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Breaking Into The Music Industry: Performance Rights Organizations

By Barry Chase

The owner of a copyright in a protected musical composition may use the work as (s)he wishes; conversely, (s)he may prevent others from using that work without authorization. Whenever a musical work (“song”) is being performed for commercial purposes, that owner should almost always expect to receive a royalty.

Making individual efforts to collect royalties, however, require hours of investigation and paperwork – tracking how many times the song has been played, determining whether it was performed on TV, in a film, on the radio or Internet, or calculating which percentage of the royalty goes to which owner (if the song has co-composers). This is where it makes sense to become a member of a Performance Rights Organization (“PRO”). The purpose of these organizations is to track the “public performance” of musical compositions (anything from elevator-music to radio play to live band concerts), collect license fees for copyright owners who are PRO members, and distribute royalties to their members.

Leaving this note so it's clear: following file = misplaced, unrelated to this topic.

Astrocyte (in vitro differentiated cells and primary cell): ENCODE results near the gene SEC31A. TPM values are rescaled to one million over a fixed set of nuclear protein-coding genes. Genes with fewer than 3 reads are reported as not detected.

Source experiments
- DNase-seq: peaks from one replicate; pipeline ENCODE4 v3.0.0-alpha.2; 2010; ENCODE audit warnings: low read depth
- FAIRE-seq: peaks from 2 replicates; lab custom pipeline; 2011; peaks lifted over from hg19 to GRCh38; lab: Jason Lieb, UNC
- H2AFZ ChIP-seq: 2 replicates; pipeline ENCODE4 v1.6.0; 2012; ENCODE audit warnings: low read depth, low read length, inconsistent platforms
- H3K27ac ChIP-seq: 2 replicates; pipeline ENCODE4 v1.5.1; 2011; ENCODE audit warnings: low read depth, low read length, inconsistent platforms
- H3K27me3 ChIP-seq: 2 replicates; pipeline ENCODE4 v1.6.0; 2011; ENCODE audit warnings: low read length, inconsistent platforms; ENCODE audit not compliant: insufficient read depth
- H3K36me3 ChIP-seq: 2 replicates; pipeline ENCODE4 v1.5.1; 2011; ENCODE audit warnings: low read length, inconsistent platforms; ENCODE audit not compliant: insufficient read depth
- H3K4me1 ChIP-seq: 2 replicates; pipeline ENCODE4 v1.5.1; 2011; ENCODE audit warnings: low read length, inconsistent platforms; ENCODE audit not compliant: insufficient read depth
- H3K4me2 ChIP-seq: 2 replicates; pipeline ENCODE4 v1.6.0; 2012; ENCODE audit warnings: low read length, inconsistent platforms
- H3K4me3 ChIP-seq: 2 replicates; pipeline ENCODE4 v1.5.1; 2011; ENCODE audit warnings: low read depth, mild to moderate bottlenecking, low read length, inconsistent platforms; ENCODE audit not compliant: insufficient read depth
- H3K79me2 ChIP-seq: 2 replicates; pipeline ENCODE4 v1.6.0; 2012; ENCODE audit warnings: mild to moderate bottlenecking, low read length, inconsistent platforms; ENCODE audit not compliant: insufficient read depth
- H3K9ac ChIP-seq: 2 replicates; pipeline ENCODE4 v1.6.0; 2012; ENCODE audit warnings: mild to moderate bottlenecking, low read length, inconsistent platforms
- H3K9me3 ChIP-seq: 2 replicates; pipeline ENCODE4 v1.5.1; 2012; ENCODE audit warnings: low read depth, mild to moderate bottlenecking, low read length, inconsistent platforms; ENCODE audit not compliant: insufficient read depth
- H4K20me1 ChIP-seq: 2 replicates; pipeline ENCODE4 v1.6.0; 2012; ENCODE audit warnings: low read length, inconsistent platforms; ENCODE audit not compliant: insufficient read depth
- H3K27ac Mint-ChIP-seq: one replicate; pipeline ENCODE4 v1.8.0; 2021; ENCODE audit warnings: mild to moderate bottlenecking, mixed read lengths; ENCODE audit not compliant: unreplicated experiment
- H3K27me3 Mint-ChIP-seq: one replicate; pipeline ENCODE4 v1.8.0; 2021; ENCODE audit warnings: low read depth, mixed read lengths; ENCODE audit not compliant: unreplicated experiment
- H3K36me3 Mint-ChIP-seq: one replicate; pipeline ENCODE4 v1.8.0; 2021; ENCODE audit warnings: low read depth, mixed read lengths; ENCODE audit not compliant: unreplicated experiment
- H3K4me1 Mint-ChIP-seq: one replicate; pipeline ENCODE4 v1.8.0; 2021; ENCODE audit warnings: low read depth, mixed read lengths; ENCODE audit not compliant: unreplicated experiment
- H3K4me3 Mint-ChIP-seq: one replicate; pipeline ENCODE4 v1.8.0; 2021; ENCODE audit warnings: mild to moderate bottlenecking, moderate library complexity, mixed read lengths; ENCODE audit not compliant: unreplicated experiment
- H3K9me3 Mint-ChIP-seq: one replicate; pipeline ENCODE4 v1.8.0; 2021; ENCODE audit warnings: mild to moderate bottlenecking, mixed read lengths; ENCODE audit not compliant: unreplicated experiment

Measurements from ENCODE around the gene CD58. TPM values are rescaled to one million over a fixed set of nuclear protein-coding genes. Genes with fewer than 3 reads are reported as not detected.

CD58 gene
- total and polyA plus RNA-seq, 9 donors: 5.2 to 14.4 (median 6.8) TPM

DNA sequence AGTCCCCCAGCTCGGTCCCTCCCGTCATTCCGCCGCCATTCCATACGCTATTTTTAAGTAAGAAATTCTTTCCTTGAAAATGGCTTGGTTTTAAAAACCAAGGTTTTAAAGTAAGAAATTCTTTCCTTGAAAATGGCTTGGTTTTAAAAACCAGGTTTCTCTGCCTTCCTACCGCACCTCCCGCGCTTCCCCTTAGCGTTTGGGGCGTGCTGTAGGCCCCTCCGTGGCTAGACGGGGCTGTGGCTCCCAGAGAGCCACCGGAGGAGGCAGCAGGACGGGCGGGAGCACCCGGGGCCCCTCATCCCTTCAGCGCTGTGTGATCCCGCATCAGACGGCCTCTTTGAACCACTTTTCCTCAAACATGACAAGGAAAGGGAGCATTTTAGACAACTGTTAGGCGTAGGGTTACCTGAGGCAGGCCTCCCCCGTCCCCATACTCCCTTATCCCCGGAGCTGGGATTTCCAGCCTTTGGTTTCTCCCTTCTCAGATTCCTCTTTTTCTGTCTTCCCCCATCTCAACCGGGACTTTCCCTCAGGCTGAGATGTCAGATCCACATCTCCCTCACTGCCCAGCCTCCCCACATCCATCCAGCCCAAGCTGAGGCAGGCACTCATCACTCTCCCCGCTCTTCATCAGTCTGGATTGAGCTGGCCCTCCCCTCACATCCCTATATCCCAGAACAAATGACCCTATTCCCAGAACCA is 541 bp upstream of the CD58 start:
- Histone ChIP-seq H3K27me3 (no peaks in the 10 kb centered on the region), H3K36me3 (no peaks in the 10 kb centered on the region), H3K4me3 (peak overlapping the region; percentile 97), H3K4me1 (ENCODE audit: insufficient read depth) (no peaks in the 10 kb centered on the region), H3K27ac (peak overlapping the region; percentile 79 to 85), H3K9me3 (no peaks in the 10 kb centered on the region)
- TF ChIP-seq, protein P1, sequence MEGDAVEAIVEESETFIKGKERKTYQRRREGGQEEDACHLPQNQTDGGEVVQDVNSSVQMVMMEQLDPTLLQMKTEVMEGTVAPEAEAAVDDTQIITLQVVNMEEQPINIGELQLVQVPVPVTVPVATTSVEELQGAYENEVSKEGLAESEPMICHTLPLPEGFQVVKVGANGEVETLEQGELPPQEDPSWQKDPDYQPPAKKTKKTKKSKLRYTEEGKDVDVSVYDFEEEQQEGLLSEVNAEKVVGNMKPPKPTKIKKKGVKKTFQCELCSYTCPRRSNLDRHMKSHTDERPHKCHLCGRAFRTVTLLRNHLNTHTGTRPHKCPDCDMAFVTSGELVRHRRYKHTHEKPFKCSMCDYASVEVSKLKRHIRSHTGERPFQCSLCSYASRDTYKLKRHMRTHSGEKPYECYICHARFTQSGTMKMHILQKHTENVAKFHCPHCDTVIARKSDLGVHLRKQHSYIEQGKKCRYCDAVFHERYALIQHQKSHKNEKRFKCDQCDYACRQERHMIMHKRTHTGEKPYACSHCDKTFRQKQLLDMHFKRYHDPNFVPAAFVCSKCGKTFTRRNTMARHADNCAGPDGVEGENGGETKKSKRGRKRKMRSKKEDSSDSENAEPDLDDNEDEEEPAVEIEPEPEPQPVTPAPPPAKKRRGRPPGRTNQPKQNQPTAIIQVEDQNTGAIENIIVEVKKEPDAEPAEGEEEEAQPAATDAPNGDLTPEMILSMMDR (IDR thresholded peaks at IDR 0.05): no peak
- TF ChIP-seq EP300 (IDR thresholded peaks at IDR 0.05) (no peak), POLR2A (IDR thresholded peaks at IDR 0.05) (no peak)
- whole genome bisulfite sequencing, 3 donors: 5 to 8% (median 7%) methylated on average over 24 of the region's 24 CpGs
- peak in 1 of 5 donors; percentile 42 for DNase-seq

The owner of a copyright in a protected musical composition may use the work as (s)he wishes; conversely, (s)he may prevent others from using that work without authorization. Whenever a musical work (“song”) is being performed for commercial purposes, that owner should almost always expect to receive a royalty.

Making individual efforts to collect royalties, however, require hours of investigation and paperwork – tracking how many times the song has been played, determining whether it was performed on TV, in a film, on the radio or Internet, or calculating which percentage of the royalty goes to which owner (if the song has co-composers). This is where it makes sense to become a member of a Performance Rights Organization (“PRO”). The purpose of these organizations is to track the “public performance” of musical compositions (anything from elevator-music to radio play to live band concerts), collect license fees for copyright owners who are PRO members, and distribute royalties to their members.

There are three (3) PROs in the United States: (1) the American Society of Composers, Authors and Publishers (ASCAP) ($50 to join as a composer or publisher); (2) Broadcast Music, Inc. (BMI) (free to join for a composer but $150 to $250 for publishers); and (3) the

Source: http://www.entertainmentlawyermiami.com/blog/2013/11/breaking-into-the-music-industry-performance-rights-organizations-2.shtml

  

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